Why the NHL’s New Offside Rule is a Fail

Prior to the NHL season starting off, the league decided in June to implement a new Offside Coach’s Challenge rule. This rule consists of the idea that teams will play an additional overtime period of not more than five minutes with the team scoring first declared the winner — if the game is still tied at the end of the overtime period, a “sudden death” format will proceed. The problem with this new system is that it was implemented to try and avoid egregious calls for plays that the human eye, and instant replay, could potentially miss. It gives the right to challenge a play, and potentially a goal, and get the entire play removed from consideration. Throughout this 2015-2016 season, 99 challenges were made, 88 were initiated by coaches, 37 of these challenges changed a goal to a “no goal.”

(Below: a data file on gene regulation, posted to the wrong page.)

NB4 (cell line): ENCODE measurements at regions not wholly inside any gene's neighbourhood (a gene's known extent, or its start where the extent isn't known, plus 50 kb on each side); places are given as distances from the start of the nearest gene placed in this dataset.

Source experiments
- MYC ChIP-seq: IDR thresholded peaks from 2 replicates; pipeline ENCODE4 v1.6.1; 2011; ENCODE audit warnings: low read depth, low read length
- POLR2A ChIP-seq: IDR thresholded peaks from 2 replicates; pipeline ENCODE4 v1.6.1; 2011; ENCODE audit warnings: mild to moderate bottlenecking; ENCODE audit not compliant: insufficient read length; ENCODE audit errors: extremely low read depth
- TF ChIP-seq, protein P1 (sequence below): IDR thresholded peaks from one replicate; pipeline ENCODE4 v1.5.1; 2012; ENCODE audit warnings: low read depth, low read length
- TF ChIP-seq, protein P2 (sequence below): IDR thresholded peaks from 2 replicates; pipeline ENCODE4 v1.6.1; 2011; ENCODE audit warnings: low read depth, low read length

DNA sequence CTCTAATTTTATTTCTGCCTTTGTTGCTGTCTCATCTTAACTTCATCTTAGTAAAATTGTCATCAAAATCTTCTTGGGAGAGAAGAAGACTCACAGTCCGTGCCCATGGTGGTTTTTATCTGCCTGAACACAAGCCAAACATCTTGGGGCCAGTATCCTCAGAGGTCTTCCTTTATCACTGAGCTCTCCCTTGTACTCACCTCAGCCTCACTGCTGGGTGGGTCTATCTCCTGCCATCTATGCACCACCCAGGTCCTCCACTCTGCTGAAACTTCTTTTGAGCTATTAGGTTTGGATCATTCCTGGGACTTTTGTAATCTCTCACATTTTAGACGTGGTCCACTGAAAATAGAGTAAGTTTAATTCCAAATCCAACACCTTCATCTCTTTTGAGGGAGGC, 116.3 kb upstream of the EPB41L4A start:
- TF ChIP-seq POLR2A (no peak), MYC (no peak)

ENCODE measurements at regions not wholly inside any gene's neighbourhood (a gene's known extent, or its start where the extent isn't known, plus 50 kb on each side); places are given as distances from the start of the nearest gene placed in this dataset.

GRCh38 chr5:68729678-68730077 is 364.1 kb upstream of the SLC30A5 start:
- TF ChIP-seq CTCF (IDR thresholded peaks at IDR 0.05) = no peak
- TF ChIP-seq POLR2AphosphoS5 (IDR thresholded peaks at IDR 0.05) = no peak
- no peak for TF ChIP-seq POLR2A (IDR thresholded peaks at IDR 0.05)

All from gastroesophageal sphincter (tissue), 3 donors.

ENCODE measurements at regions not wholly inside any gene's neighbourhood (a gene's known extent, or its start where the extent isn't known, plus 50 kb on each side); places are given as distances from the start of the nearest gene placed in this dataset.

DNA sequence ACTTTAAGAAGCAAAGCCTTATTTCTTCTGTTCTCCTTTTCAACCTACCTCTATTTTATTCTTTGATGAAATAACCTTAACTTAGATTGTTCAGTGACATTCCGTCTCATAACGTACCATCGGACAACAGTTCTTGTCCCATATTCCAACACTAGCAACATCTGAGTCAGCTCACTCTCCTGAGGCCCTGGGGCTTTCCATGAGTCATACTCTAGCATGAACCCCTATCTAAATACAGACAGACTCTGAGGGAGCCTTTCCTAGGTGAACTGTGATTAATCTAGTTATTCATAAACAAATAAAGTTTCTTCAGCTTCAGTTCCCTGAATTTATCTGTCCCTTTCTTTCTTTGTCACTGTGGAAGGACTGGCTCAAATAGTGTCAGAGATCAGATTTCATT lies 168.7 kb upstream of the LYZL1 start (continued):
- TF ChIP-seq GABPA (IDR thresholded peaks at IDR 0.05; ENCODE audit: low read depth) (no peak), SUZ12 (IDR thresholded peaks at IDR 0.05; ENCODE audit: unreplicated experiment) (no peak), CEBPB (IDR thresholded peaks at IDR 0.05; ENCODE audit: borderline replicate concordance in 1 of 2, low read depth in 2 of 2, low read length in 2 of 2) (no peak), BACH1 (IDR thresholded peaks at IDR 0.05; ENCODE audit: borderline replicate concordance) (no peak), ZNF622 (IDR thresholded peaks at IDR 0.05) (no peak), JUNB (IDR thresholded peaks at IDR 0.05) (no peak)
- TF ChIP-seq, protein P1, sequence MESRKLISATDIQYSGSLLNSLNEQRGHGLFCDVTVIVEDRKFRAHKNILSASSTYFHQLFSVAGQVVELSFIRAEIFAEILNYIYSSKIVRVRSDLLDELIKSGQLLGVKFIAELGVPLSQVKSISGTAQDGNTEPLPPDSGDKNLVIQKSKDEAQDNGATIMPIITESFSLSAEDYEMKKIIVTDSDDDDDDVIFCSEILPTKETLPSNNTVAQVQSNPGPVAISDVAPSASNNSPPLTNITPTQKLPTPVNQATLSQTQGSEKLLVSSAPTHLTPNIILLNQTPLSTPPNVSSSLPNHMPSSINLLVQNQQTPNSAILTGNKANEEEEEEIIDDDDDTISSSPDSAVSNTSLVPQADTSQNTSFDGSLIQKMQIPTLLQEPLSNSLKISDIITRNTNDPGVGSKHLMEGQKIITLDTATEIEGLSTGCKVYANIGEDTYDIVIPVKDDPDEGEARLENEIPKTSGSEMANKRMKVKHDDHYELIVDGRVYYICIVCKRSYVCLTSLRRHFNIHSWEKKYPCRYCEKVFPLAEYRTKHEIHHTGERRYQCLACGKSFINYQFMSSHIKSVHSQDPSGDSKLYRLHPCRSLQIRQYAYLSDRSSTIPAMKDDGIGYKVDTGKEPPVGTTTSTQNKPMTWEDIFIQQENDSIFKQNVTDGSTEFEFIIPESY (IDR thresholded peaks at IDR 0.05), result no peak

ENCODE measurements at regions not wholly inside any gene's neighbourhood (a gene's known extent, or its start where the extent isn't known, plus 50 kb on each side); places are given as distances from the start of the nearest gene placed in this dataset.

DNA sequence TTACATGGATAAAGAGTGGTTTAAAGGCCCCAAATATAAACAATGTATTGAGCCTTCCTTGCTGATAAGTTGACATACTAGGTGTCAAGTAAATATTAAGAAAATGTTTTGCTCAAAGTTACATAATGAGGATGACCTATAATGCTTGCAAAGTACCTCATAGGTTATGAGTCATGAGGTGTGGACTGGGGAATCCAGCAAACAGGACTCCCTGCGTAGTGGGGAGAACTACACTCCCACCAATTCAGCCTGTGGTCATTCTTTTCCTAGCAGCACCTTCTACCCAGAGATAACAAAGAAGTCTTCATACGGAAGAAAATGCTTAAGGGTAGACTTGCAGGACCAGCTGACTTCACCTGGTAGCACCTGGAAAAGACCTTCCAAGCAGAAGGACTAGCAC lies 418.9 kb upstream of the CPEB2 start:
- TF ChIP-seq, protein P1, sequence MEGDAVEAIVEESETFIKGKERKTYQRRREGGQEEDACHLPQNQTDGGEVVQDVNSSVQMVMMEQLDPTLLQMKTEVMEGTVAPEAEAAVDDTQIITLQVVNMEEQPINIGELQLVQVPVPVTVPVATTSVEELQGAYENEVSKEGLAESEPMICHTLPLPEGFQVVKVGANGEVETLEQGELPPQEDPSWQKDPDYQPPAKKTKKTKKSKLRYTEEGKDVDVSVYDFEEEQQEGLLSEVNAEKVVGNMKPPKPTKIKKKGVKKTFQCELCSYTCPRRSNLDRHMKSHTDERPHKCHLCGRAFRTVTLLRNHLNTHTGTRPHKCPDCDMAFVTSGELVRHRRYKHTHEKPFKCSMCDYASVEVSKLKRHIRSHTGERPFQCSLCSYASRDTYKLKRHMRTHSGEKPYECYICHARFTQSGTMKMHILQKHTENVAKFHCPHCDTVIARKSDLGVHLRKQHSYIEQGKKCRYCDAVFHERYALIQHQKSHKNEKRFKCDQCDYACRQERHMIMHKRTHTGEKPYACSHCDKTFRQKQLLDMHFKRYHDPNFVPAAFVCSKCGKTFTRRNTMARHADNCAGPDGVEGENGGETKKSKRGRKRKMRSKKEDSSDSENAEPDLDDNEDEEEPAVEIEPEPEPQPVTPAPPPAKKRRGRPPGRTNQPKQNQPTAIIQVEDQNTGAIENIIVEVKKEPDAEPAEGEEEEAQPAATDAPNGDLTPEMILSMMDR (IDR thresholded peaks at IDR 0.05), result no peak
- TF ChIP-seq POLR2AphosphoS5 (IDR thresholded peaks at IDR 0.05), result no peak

Despite the inherent likelihood of failure in giving biased individuals the ability to challenge a goal that they are unhappy with, there is also the backlash by fans towards the NHL with this rule. An avid fan wouldn’t want to see their favorite team be eliminated or lose a winning streak because the opposing team’s coach disagreed with a play that led to a goal. This is a problem the NHL will have to face at the end of the Playoffs during the offseason and reconsider if the Offside Coach’s Challenge rule is worth losing fans and faith in the game.


Pictured above is Islanders hockey player after having gotten a Panthers goal changed from goal to “no goal,” giving the Islanders a win over the Panthers.

Check out these other articles on the new rule:


Author: sportswille

Reformed ad agency guy. Sac Kings, PGA Tour, Pebble Beach, Aspen yielded fascination with sports business. Now teach at my alma mater, University of Texas Austin: Integrated Marketing, Social Media, Business and Law and Sports Audiences. 40 year streak of single digit handicap under severe pressure.

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